It all sounds similar to a dance event—but are singles or couples dancing here? This was the question Ali Isbilir and Dr. Paolo Annibale at the Max Delbrück Center for Molecular Medicine in the Helmholtz Association (MDC) were trying to answer. However, their investigation did not involve a ballroom, but the cell membrane. The question behind their investigation: does a particular protein receptor on the surface of cancer and immune cells appear alone or connect in pairs?
The receptor is called CXCR4—the subject of heated debate among experts in recent years due to its mysterious relationship status. Does it appear in singles or pairs on the cell membrane? And what makes the difference? The research team of the Receptor Signaling Lab at the MDC, has now solved the puzzle of its relationship status for the first time. Their findings were recently published in the journal Proceedings of the National Academy of Sciences (PNAS).
CXCR4 is an important receptor on immune and cancer cells
“When CXCR4 is found in large numbers on cancer cells, it also ensures that they can migrate, thereby laying the foundation for metastases,” says lead author Isbilir. Metastases are known to be difficult to treat; some patients die as a result of these secondary tumors.
CXCR4 is also involved in inflammations. The center of inflammation releases messenger substances from the chemokine class. In lymph nodes, chemokines ensure that immune cells form many CXCR4 receptors on their membrane. With the help of these receptors, immune cells can locate the center of inflammation and migrate to it. The name CXCR, which stands for chemokine receptor, also refers to this ability. “Such receptors are the most important target structures in pharmaceutical research,” emphasizes Professor Martin Lohse, the last author of the study. “Approximately one-third of all drugs address this class of receptors.”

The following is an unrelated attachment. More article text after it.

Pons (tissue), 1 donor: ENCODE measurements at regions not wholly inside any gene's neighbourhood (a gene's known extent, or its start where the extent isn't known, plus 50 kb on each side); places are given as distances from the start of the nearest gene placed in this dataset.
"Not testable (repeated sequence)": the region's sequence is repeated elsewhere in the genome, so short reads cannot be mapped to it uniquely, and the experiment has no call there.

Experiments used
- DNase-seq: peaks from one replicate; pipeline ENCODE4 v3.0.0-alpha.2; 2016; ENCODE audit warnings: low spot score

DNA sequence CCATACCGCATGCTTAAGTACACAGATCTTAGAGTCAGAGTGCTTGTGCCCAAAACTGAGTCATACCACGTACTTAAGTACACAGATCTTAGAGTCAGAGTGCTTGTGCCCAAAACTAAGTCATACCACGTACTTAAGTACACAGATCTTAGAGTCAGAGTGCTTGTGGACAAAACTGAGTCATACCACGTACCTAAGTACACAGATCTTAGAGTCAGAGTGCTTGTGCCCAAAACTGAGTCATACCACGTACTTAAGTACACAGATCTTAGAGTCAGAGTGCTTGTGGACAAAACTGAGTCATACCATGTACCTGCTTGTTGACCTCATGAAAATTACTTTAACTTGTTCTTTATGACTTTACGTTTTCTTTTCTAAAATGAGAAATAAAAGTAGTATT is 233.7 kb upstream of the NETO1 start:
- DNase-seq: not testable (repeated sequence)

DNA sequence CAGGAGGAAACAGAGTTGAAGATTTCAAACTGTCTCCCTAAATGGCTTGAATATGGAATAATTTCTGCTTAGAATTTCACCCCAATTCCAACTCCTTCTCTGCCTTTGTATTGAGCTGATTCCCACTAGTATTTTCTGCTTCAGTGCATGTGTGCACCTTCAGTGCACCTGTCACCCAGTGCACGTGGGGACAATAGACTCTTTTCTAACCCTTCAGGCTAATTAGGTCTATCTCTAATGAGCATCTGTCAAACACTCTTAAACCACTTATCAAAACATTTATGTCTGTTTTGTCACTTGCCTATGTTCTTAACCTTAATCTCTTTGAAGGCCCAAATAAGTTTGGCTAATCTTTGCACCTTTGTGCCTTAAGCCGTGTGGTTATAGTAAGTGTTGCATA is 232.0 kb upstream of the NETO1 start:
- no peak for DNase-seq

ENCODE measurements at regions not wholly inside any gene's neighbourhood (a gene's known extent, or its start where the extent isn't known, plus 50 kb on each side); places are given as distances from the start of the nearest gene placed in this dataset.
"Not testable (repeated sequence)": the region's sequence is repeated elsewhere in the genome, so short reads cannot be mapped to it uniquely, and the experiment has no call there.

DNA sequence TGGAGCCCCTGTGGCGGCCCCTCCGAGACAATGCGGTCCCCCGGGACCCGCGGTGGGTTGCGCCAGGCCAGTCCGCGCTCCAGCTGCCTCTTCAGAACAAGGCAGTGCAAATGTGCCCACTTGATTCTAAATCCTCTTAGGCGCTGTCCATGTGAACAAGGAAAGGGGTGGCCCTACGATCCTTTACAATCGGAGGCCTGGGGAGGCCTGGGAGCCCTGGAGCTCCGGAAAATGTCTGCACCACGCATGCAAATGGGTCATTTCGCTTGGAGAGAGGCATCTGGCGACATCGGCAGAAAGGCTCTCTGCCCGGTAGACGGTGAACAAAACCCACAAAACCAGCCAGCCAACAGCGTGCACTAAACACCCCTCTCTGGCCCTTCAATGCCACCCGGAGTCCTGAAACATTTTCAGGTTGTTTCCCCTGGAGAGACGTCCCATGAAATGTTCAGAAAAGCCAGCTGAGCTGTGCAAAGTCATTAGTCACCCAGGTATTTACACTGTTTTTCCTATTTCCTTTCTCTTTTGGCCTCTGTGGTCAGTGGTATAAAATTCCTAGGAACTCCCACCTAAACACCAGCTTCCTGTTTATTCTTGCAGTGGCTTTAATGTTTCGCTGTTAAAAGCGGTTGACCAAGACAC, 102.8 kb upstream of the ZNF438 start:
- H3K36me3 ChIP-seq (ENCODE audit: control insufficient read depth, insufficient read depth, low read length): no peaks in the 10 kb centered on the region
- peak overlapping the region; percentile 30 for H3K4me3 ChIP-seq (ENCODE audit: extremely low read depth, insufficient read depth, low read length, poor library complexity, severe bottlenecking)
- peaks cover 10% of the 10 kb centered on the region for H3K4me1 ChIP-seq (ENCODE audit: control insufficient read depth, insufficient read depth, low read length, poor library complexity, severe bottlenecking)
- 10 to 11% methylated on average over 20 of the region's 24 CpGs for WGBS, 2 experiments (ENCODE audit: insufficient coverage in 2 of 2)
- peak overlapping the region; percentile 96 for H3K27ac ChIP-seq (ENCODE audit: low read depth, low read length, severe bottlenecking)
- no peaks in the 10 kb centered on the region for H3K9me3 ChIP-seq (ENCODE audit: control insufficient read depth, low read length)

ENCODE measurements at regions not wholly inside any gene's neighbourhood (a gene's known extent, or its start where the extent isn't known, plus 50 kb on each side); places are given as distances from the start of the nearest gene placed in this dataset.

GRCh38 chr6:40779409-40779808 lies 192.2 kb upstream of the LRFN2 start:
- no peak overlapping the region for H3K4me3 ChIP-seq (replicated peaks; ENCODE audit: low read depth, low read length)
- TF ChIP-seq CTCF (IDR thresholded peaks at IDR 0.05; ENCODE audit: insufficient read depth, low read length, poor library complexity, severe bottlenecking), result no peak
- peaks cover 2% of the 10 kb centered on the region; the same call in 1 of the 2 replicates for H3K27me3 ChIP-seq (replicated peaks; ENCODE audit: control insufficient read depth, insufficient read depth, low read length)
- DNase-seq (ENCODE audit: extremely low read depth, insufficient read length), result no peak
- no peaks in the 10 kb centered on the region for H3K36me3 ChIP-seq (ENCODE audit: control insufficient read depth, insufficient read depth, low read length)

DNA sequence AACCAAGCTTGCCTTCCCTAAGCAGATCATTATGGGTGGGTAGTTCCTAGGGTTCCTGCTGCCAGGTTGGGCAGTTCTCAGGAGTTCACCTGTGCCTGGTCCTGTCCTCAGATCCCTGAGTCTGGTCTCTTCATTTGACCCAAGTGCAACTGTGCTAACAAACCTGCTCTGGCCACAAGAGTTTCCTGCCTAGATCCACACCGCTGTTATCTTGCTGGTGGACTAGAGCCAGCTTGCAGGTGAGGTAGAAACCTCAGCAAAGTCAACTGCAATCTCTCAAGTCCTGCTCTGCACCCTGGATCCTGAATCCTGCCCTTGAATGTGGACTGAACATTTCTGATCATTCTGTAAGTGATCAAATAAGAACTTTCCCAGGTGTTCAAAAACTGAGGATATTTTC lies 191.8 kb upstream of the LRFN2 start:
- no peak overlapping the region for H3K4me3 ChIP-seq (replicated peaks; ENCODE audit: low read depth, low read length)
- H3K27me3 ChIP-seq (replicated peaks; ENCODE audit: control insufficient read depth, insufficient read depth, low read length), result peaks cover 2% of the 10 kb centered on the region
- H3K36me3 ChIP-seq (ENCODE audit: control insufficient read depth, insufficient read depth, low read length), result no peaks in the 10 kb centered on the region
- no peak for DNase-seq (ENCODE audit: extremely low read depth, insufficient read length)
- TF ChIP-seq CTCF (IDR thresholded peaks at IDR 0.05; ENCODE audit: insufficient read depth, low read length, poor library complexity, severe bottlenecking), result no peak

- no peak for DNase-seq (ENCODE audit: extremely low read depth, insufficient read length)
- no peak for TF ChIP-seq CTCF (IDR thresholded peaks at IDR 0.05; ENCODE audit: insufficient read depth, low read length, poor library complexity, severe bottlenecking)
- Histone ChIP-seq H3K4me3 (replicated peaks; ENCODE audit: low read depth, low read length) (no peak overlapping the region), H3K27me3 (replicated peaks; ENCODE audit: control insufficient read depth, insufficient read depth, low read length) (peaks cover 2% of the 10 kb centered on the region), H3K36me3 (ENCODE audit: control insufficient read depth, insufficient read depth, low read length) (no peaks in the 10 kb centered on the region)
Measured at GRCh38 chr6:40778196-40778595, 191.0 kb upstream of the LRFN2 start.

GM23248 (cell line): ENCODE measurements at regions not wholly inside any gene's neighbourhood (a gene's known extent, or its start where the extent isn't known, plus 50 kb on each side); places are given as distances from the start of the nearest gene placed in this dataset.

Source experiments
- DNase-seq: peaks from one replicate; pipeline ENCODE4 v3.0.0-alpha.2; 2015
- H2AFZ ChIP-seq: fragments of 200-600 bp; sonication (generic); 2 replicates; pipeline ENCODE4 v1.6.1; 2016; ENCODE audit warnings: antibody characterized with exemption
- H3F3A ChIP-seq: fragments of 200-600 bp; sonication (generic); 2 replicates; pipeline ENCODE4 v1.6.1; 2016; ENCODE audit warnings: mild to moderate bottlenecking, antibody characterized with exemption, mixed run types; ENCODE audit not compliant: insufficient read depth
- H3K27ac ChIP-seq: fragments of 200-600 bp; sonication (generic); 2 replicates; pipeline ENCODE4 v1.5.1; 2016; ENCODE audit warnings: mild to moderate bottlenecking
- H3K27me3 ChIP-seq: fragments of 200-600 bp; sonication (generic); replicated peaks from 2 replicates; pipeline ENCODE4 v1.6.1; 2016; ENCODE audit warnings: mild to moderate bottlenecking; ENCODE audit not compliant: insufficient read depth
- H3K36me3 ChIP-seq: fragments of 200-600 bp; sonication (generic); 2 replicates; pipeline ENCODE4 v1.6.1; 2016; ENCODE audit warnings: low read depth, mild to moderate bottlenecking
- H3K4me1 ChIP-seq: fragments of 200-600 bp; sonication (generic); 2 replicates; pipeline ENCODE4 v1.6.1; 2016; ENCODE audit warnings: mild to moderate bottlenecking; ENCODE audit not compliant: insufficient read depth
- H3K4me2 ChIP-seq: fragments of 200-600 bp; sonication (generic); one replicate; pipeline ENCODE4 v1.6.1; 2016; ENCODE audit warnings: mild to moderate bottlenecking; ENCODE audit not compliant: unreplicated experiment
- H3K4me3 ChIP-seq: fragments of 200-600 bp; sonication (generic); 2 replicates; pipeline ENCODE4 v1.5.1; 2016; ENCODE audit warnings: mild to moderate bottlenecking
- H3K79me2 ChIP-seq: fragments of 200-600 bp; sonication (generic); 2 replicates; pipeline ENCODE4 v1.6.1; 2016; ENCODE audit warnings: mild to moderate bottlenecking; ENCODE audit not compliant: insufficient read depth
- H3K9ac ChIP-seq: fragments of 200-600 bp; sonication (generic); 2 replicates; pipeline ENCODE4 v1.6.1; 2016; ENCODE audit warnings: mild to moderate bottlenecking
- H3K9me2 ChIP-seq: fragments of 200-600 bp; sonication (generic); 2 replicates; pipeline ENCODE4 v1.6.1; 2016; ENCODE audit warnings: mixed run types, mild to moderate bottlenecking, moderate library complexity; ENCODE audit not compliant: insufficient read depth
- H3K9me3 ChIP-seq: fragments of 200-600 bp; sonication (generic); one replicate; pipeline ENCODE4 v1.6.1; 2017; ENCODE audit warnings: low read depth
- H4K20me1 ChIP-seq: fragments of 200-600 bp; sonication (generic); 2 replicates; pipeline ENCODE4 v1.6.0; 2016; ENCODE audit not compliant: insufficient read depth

Whether such receptors are present as pairs or singles is therefore not only central to basic research, but also to the pharmaceutical industry. Using new methods of optical microscopy, the team has now been able to answer this question for the first time. Apparently, CXCR4 wants to remain noncommittal—it occurs temporarily in pairs (as a transient dimer), but also alone (as a monomer). The team found that the relationship status depends largely on how many CXCR4 receptors are located on a cell. If the cell surface is densely occupied, more pairs are formed. If only a few receptors are present, they more often appear singly. At the same time, the researchers could show that certain drugs acting as CXCR4 blockers can suppress pair formation. “It is assumed that CXCR4 pairs negatively affect one’s health. We can use our new microscopic methods to test whether this is really the case,” explains Lohse.
Fluorescent pairs and singles
The scientists combined two recent optical microscopy methods: Using single-molecule microscopy, they were then able to determine the relationship status of individual CXCR4 receptors on the surface of living cells. Fluorescence fluctuation spectroscopy also made it possible to measure the relationship status in cells that had a large number of receptors. The special feature here: to do this, the researchers had to develop a method to efficiently mark all receptors. They also had to develop a highly sensitive microscopy strategy with which they could see individual molecules and their oligomerization. The team will soon present the new methods in a report in the journal “Nature Protocols”.
“The exciting thing is that we can now use these fluorescence methods to study living cancer cells. We can find out whether CXCR4 is present in pairs or alone,” says Annibale, who is co-head of the Receptor Signaling Lab and also last author of the study in “Nature Protocols”. “And then we can apply CXCR4 blockers to singles and pairs and test which are more effective against tumors. This will hopefully lead to more specific cancer drugs with fewer side effects.”
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